The names seemed strange, exotic. Pink Floyd, for example, were Waters, Wright, Mason and Gilmour. There were no photos of the band, they didn't appear on Countdown (Australia's music programme), I didn't have any books about them - I simply had to imagine what they were like based on the music.

The same with Steeleye Span. The first of their albums I bought, Commoner's Crown, had pictures of little figurines, with their names alongside it. Vocals by Maddy Prior. I'd never heard the name Maddy before, and I must admit I imagined the band as living in some kind of medieval village as minstrels.

There was no internet, no way for a lad in the suburbs to learn more about these artists. I knew about the Beatles and the Stones from TV and books, but the libraries and shops I went to didn't have books about anything other than the most popular of bands.

I never dreamed that one day it would be possible to make contact with my heroes, or even to have conversations with them. We moved in orbits in our own exclusive spheres. These days, those spheres can touch.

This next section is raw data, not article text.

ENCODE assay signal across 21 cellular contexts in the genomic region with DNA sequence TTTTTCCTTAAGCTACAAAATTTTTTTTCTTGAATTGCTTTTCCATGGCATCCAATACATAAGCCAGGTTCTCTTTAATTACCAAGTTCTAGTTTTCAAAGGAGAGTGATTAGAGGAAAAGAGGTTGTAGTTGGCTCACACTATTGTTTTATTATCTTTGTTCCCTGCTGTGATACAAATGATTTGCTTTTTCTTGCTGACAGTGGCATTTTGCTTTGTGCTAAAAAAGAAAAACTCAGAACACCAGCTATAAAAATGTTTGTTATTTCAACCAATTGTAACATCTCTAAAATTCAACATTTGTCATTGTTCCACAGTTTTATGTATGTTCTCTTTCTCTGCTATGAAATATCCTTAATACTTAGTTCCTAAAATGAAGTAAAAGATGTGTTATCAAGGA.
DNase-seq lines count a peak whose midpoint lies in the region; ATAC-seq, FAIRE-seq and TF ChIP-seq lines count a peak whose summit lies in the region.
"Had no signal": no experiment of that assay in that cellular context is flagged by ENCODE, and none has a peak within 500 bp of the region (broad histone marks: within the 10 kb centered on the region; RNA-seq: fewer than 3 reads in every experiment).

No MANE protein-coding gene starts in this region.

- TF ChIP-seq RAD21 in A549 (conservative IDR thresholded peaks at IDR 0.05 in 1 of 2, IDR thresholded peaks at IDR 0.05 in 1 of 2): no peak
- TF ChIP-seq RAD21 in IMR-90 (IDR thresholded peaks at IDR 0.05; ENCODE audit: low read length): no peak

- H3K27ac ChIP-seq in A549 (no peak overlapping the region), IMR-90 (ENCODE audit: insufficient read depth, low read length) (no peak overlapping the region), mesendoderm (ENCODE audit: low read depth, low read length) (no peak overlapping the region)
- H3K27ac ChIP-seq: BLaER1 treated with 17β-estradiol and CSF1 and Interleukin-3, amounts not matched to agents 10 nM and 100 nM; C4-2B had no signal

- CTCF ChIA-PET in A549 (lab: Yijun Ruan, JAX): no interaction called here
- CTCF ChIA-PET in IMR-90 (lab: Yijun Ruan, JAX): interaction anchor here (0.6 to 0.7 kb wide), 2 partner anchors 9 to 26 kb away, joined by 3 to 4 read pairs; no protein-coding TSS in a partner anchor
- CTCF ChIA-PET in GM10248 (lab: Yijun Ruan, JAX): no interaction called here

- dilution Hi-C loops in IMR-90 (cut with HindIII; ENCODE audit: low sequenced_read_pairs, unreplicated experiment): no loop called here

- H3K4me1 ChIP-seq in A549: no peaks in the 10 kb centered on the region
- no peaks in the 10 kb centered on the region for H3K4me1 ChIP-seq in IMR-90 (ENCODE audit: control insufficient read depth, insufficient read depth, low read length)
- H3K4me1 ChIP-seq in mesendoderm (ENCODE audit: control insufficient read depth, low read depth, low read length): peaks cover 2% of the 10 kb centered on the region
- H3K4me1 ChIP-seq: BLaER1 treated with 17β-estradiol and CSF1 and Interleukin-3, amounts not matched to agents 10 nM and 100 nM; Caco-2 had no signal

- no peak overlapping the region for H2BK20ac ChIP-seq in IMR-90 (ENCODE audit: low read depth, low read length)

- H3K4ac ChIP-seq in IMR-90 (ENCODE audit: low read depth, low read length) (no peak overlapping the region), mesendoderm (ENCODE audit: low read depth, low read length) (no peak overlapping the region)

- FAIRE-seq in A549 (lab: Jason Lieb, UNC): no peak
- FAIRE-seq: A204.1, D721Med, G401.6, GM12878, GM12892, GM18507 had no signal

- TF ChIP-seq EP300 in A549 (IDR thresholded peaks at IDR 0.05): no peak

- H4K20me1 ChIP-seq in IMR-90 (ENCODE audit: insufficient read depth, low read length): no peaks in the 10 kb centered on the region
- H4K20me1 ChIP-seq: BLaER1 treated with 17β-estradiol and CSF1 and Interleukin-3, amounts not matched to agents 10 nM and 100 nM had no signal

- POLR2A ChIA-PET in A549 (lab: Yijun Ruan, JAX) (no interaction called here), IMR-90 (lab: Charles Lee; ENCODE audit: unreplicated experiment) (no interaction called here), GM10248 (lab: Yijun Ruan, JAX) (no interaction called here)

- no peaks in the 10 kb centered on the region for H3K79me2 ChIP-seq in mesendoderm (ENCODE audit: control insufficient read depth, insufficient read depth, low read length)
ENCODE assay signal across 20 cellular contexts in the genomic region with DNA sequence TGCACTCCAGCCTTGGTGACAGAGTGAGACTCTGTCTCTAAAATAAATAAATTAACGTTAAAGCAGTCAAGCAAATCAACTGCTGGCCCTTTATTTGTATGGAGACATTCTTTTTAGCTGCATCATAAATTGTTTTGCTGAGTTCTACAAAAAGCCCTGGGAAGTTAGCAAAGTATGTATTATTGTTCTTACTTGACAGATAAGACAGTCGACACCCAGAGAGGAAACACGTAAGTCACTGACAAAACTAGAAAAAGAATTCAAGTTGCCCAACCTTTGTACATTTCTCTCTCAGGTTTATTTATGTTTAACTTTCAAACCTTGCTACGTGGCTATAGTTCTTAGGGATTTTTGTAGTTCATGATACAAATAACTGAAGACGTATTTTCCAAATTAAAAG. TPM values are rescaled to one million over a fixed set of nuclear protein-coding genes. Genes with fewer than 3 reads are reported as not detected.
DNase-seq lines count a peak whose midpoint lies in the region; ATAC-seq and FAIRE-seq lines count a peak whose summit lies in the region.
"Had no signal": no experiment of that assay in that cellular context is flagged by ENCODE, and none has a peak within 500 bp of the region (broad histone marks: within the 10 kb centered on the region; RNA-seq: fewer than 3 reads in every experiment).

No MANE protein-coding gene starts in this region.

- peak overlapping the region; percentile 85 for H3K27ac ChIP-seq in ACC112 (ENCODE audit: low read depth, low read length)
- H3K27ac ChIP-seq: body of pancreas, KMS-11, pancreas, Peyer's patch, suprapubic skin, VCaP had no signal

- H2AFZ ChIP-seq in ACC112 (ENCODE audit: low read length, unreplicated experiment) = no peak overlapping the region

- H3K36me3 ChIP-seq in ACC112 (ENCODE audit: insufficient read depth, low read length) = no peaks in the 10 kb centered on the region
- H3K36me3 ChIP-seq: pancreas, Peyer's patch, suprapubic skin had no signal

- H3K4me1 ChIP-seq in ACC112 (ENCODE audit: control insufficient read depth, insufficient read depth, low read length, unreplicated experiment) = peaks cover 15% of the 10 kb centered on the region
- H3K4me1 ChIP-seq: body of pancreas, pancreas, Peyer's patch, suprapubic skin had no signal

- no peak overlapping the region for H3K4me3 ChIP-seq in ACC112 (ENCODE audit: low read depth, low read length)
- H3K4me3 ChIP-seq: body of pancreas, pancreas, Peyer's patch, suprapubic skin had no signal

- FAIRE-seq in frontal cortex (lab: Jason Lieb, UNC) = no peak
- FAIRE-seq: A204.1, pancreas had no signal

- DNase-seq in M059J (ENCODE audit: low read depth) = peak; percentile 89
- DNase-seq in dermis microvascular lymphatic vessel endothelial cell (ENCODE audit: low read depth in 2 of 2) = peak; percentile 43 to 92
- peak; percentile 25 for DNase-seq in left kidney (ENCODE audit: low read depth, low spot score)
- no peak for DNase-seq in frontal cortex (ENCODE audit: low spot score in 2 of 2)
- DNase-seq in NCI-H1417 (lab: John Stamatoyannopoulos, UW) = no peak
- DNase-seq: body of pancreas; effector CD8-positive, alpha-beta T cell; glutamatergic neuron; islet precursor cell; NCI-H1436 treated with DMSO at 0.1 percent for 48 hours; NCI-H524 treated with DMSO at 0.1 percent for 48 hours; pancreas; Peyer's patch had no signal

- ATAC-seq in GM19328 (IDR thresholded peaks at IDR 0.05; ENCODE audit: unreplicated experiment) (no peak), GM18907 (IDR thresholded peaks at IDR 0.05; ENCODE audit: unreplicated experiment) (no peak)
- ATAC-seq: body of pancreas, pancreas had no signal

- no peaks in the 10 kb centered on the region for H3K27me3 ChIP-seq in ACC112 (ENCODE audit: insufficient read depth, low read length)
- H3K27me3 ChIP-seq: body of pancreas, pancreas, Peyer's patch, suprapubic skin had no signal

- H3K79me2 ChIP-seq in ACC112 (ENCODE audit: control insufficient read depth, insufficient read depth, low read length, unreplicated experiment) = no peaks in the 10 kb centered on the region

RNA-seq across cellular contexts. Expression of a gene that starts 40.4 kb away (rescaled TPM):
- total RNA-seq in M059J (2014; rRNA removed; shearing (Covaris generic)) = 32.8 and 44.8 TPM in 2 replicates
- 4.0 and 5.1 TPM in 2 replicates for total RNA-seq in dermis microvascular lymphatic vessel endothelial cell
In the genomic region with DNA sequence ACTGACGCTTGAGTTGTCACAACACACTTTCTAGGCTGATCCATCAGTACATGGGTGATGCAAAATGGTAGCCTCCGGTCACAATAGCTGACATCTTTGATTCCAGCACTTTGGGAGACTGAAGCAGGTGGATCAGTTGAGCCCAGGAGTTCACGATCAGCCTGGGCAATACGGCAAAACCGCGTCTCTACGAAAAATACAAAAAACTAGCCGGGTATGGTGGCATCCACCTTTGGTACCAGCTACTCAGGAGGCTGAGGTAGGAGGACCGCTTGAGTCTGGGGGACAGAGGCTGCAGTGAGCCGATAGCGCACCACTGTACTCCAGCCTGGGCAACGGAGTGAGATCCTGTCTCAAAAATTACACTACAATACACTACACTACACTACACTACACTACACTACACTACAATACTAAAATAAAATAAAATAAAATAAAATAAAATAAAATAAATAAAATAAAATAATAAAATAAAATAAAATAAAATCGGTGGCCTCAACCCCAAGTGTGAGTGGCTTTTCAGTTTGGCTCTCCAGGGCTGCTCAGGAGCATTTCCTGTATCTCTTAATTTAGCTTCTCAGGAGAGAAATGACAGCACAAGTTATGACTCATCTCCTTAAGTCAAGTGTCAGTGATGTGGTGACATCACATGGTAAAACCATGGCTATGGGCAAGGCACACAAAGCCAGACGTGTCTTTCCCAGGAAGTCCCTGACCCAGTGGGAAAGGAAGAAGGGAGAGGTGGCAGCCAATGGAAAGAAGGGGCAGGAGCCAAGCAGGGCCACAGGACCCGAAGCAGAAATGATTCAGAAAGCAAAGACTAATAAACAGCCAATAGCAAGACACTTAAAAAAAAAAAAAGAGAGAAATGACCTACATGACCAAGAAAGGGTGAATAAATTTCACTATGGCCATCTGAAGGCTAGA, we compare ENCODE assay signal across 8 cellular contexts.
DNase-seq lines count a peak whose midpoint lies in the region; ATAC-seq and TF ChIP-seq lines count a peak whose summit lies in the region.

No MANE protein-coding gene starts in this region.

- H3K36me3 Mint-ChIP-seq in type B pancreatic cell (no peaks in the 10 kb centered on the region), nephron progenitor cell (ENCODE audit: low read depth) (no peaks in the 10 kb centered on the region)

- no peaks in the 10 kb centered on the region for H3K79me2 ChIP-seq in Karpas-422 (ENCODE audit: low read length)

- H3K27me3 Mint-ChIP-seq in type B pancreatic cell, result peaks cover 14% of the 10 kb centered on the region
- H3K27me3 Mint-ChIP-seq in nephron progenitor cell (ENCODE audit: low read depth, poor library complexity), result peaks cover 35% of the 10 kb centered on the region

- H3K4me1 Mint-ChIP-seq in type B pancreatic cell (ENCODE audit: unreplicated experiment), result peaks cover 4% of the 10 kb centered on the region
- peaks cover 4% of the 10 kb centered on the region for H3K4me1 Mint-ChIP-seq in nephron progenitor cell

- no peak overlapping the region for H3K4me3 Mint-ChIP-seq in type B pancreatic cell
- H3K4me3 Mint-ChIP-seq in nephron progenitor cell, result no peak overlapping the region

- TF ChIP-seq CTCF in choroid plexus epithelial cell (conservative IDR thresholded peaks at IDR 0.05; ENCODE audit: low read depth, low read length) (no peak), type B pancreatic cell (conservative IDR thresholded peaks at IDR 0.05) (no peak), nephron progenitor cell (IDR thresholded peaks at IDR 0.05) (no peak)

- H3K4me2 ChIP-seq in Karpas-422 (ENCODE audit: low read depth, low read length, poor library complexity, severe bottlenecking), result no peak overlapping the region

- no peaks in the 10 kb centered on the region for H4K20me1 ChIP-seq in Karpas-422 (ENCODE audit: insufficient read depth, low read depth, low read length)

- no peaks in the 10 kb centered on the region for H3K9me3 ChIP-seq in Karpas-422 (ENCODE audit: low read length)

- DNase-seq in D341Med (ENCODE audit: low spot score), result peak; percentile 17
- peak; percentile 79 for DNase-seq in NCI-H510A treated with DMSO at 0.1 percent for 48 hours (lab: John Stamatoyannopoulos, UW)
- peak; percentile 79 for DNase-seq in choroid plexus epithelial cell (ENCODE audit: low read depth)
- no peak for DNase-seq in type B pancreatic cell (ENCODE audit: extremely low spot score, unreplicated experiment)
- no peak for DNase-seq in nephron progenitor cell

Recently, I ended up having an online chat with one of my guitar heroes. A guy I listened to in High School, and loved. And when I started playing guitar, spent hours working out a couple of his riffs. And yet, all those years later, here I was having a chat as he shared a few little bits about the album I didn't know.

Also recently I had 'likes' and comments from another hero.  It is a strange, strange feeling when that happens.

The world is a smaller place, because of the internet, and our heroes are now within reach. Sometimes, it can be terrifying for them. We read of celebrities chased from Twitter or Facebook by a rampaging mob carrying metaphorical pitchforks and flaming torches. Some have had mental health problems following harassment by the public.